Jun 1, 2006 (CIDRAP news) – The European Commission (EC) reported yesterday that 741 cases of H5N1 avian influenza have been detected among about 60,000 wild birds tested in European Union states since February.The EC presented its data during the United Nations Food and Agriculture Organization (FAO)/World Organization for Animal Health (OIE) International Scientific Conference on Avian Influenza and Wild Birds, which concluded yesterday in Rome.In other news from the 2-day conference, scientists reported that the spread of avian influenza has been aided by the legal and illegal trade in wild birds, according to news agencies. Meanwhile, experts are trying to define the role that migratory birds play.The EC and the Community Reference Laboratory for Avian Influenza in Weybridge, UK, began testing wild birds in all European Union (EU) states in July 2005. The EC, in a press release yesterday, said that, though final figures are still being collected for recent months, 741 wild birds in 13 member states tested positive for highly pathogenic avian influenza between February and May 21 of this year. Most of those were confirmed to be H5N1 cases. About 60,000 birds were tested in that period, and about 99,000 over the entire 10 months of testing.Germany had the most cases, with 326, followed by Austria (117), Poland (64), France (62), and Denmark (42), the EC reported. EU member states reporting from 1 to 32 positive tests were the United Kingdom, Slovakia, the Czech Republic, Hungary, Italy, Slovenia, Sweden, and Greece.Cases of H5N1 peaked in March, with 362, and have gradually declined since then, with 162 in April and 17 in the first 3 weeks of May, according to the EC. The third week of February was the most active week, logging 116 cases, while February as a whole witnessed 200 cases.Swans made up 62.8% of the wild birds found to be infected, the EC said. Other kinds included ducks, 16.3%; geese, 4.5%; birds of prey, 3.9%, and various others, 13%.The EC said only four outbreaks of H5N1 avian flu have been found in domestic poultry in the EU, and all were swiftly eradicated. Romania, which has reported numerous poultry outbreaks in recent weeks, is not an EU member.”Extensive surveillance for avian influenza in wild birds and poultry has been one of the key tools used by the EU to fend off the virus over the past months,” said EC Commissioner for Health and Human Protection Markos Kyprianou in the press release. “We cannot let our guard down when it comes to avian influenza, as it is likely to remain a threat for Europe and the rest of the world for many months to come.”Animal trade and avian flu spreadScientists at the Rome FAO/OIE conference cited the legal and illegal trade of wild birds as playing a significant role in spreading avian influenza, according to a report yesterday from Bloomberg news service.”We have to focus on this issue of trade, because it’s the most frequent way of spreading disease from one region to another,” said FAO Chief Veterinary Officer Joseph Domenech in the Bloomberg story. “This includes legal and illegal trade, which is quite significant and often ignored.”The Bloomberg report said that each year about 350 million live animals are moved worldwide to become pets or serve other domestic needs, at a cost of about $20 billion. About a fourth of these animals are transported and sold illegally, according to the story.”Focusing efforts at markets to regulate, reduce, or, in some cases, eliminate the trade in wildlife could provide a cost-effective approach to decrease the risks in disease for humans, domestic animals, and wildlife,” Domenech told Bloomberg.Domenech, according to an Agence France-Press (AFP) story from yesterday, also discussed the role of migratory birds. The main problem, he said, is that scientists don’t know with certainty whether wild birds can act as long-term reservoirs for H5N1.”We still have a long way to go to fully understand the disease,” he said in the AFP story. “Before saying there is no role for wild birds in Africa, we should be careful. We have to wait a little bit.”Domenech told AFP that one of the main achievements of the Rome conference was to gather people from the poultry trade, wildlife experts, and policy makers to begin a discussion on how avian flu travels long distances.”We have identified gaps and the need to continue and intensify research, in particular with regards to the species which can be involved [in spreading the virus],” Domenech told AFP.See also:European Commission press release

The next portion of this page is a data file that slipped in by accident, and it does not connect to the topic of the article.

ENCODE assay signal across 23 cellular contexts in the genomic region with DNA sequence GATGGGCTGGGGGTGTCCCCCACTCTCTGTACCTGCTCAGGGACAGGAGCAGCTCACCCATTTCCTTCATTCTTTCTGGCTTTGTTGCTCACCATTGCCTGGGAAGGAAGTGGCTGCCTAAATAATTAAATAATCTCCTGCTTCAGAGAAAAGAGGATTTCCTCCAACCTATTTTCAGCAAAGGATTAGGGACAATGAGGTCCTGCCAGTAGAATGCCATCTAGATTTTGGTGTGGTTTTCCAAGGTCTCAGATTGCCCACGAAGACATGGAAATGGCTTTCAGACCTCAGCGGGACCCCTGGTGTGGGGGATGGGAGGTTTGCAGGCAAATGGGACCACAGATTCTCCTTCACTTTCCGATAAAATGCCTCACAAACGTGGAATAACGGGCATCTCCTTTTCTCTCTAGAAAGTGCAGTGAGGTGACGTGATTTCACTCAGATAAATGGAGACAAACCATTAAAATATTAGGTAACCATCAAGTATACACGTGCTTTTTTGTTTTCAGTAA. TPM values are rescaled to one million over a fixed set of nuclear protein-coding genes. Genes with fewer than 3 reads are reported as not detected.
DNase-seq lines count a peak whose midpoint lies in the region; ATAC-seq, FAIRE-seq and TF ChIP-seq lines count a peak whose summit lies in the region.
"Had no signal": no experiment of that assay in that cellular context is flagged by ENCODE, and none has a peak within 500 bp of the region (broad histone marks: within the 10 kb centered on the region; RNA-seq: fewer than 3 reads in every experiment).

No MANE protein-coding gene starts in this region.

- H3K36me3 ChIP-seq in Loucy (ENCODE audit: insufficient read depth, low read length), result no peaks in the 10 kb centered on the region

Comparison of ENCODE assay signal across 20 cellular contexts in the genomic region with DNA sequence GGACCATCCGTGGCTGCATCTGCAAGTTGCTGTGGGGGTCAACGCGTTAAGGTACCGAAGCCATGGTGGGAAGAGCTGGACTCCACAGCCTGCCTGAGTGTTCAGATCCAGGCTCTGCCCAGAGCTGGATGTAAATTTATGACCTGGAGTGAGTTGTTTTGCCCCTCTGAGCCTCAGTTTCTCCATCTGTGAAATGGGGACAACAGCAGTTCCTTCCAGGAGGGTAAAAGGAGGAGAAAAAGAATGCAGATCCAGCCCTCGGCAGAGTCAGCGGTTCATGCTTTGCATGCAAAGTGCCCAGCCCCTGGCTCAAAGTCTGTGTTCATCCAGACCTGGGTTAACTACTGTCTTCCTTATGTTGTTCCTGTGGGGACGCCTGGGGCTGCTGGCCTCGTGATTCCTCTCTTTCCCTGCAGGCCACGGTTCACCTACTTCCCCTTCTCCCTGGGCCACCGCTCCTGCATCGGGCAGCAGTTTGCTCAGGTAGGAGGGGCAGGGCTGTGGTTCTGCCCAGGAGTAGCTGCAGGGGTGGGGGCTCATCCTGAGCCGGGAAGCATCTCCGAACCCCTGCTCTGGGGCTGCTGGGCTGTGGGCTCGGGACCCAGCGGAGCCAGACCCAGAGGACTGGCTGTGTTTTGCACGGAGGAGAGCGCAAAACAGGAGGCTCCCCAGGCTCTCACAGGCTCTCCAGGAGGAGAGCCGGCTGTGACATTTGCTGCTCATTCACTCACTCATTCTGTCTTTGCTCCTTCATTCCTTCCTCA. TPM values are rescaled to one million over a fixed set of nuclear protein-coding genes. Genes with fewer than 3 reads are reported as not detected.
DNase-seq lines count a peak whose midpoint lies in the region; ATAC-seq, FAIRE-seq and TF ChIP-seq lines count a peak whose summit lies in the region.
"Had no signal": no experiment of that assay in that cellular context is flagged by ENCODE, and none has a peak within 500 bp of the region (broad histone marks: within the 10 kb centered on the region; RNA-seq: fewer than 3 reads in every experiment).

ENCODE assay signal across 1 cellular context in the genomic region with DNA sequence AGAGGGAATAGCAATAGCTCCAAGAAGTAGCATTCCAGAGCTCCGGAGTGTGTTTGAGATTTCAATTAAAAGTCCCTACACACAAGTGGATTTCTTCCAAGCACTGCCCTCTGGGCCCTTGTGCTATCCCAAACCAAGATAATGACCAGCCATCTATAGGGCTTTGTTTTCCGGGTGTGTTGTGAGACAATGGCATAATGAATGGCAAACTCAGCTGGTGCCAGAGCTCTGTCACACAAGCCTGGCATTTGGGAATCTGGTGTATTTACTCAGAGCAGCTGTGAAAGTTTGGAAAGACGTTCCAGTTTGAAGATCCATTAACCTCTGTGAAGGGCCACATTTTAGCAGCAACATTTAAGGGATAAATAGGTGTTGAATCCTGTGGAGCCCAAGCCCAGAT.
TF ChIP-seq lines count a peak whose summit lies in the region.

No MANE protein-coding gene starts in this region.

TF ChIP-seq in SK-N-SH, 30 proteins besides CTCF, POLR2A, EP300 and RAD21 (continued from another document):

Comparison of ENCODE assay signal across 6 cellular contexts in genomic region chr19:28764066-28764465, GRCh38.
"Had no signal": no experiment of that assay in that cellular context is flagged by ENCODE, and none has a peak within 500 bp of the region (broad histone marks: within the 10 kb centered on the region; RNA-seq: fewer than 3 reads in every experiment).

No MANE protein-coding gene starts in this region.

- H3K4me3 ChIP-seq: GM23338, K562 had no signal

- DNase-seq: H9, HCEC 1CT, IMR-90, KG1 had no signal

The St. Louis Blues are the 2019 Stanley Cup champions. I repeat, the St. Louis Blues are the 2019 Stanley Cup champions — and, just as we were on March 29 when they clinched a playoff spot, we’re a little surprised. June 12The Blues lifted the Cup for the first time after getting that fourth win, a 4-1 Game 7 triumph over the Bruins in Boston, the city where Bobby Orr broke the franchise’s young hearts 49 years earlier. This time, St. Louis took a 2-0 lead in the first period and never let the B’s get back into the contest. They iced the title with two more goals in the third.Every season has a Cinderella team, a team with an amazing story. Worst-to-first St. Louis was the team this year. The glass slipper fits.SN’s Tom Gatto contributed to this report. Craig Berube on clinching a playoff spot: “It’s a big thing, where we were and where we are now, but we’re not finished.” #stlblues pic.twitter.com/87ImXARqO6— x – St. Louis Blues (@StLouisBlues) March 30, 2019Why, you may ask? Well, before games were played Jan. 3 — yes, Jan. 3, 2019 — the team from Missouri was last in the NHL and 11 points behind the Anaheim Ducks for the last wild-card spot in the Western Conference. Now, St. Louis is bringing Cup back to its home state.MORE: Get Blues championship gearWhat a long strange trip this season has been for the Blues:Nov. 20Before we can even start with how this happened, we need to go all the way back to November with the firing of coach Mike Yeo and the promotion of associate Craig Berube . “Chief” took over a team that was 7-9-3.At the time, people thought Joel Quenneville, who was let go by the Chicago Blackhawks two weeks earlier, would be tapped, given that he had previously coached the Blues for parts of eight seasons (1996-2004). Nope. Quenneville was enjoying tailgating with Bears fans and looked content to be off the bench, so Berube was chosen to fill in and finish out what was looking like a lost season.Dec. 10If things couldn’t get any worse for St. Louis, teammates fought at practice. Not a good look for a team well outside the playoff race and losers of eight of their last 11. Robert Bortuzzo and Zach Sanford dropped the gloves at #STLBlues practice today.(via @Avery_188 ) pic.twitter.com/7rLxpies6g— Sporting News Canada (@sportingnewsca) December 10, 2018Robert Bortuzzo, who fought Zach Sanford, reflected on the incident March 25 with Blues radio analyst Joey Vitale on “The Late Shift””It’s something that happens in our game. It’s nothing I’m proud of and something that I don’t want to be doing,” he said. “But it had nothing to do with (Sanford). We’re good friends and it was just a sequence of events that led to something unfortunate.”Jan. 3As stated above, the season was looking grim on this date. Before games started that Thursday night, St. Louis was 15-18-4 (34 points) with a minus-21 goal differential and dead last in the league.That night, the Blues went out and beat the reigning Stanley Cup champion Washington Capitals 5-2. Sure, one game doesn’t turn the tide, but maybe Bortuzzo dropping the gloves with Tom Wilson — who was suspended earlier in the season for 14 games for a dirty hit on Oskar Sundqvist — played a role. MORE: How ‘Play Gloria’ became the Blues’ rallying cryJan. 5St. Louis recalled 25-year-old goaltender Jordan Binnington from San Antonio (AHL). Two days later, he made his first start of the season and his career. The rest has been history.Beginning with his 3-0 shutout of the Philadelphia Flyers on Jan. 7, the 2011 draft pick has posted a 21-5-1 record with an impressive 1.78 goals-against average and .932 save percentage.Jordan Binnington of the @StLouisBlues became the 35th goaltender in League history to register a shutout in his first career NHL start and the eighth to do so in the past 15 years. #NHLStats pic.twitter.com/XipaVcRYIQ— NHL Public Relations (@PR_NHL) January 8, 2019Jordan Binnington notched his first NHL start and shutout on the same day he was announced @theAHL player of the week.You could say last week was pretty good to him 👍 pic.twitter.com/R4hUT5UHav— San Antonio Rampage (@sarampage) January 10, 2019Binnington, who eventually took over the No. 1 spot from Jake Allen, has had his name thrown into the Calder Trophy and, dare we say, Vezina Trophy debates. He has earned Player of the Week honors twice this season (second star on Jan. 14; first star on Feb. 11) and was the NHL’s Rookie of the Month for February.Jan. 23-Feb. 19Twenty-eight days. In just 28 calendar days, the Blues changed their season.After losing 4-3 to the Kings on Jan. 21, St. Louis went on a tear, winning a franchise-record 11 consecutive games. After going from a game under. 500 (21-22-5) to 10 games over (32-22-5), the Blues were suddenly in a playoff spot and poised to make the postseason for the 42nd time in franchise history. The streak included wins over the Tampa Bay Lightning (1-0 in overtime) and Toronto Maple Leafs (3-2 in overtime) and back-to-back victories over the Nashville Predators (3-2 in regulation and 5-4 in overtime), who, as of now, look to be the Blues’ first-round opponent in the playoffs.Over the course of those 11 games, St. Louis went 493 minutes and 42 seconds without trailing. Rookie sensation Binnington won nine in a row — tied for fifth-most by a rookie netminder in NHL history. The team’s points leader, Ryan O’Reilly, scored 12 points. Vladimir Tarasenko notched an awe-inspiring 20 points (10 goals, 10 assists). Tarasenko, whose name was in the trade rumor mill in the beginning of January , was named the NHL’s third star of the month for February.March 7Things were looking up even more when Brayden Schenn was activated March 6 from injured reserve after missing the previous six games with an upper-body injury. Just a day later, things took a turn and the Cinderella season looked to be in peril.Leading goal-scorer Tarasenko suffered an upper-body injury during a 4-0 victory over the Los Angeles Kings in which he scored the 28th goal of his season. The team announced he would be out for 10 days . The Blues went 1-2-2 in the five games he missed and were outscored 13-11, with five of the team’s goals coming in the lone victory, 5-1 over the Pittsburgh Penguins.March 19The Blues got healthy. Tarasenko returned, and as if in direct correlation, the team won four in a row, including victories over the Lightning and the Vegas Golden Knights. Just three nights before Tarasenko’s return, David Perron returned to the lineup after missing 24 games with an upper-body injury. In the seven games since his return, he has seven points (four goals, three assists). He also closed out a remarkable streak in his fourth game back, March 21 against the Detroit Red Wings.David Perron recorded the fourth instance in @StLouisBlues franchise history of a player recording at least one point in 17 consecutive appearances, joining Brett Hull (25 GP in 1991-92, 20 GP in 1989-90) and Blake Dunlop (19 GP in 1981-82). #NHLStats #DETvsSTL pic.twitter.com/yvSRpeYMU2— NHL Public Relations (@PR_NHL) March 22, 2019March 29Welcome to the 2019 Stanley Cup playoffs, St. Louis! You did it! WE’RE IN!!!! https://t.co/aAjs9kXe6a #stlblues pic.twitter.com/eYrWzpq7Om— x – St. Louis Blues (@StLouisBlues) March 30, 2019Despite losing to the New York Rangers on March 29, the Blues clinched when the Arizona Coyotes lost to the Colorado Avalanche in a shootout.Since that key Jan. 3 date, St. Louis went 30-10-5 to close out the regular season and become the seventh team since expansion in 1967 (which was also when the Blues joined the NHL) to make the postseason after being in last place after New Year’s Day. Those 30 wins were also the second-most in the NHL since Jan. 1.May 21It took 49 years — or exactly 17,908 days since May 10, 1970 — but the St. Louis Blues are back in the Stanley Cup Final. As it so hapens, the last franchise they faced in the Stanley Cup Final is the same one they’ll face this time — the Boston Bruins. The moment that’s a half-century in the making! pic.twitter.com/Ws9k3WrYxV— St. Louis Blues (@StLouisBlues) May 22, 2019After defeating the Winnipeg Jets in six games, the Dallas Stars in seven and the San Jose Sharks in six in the West playoffs, the Blues are just four wins away from the first Stanley Cup championship in franchise history.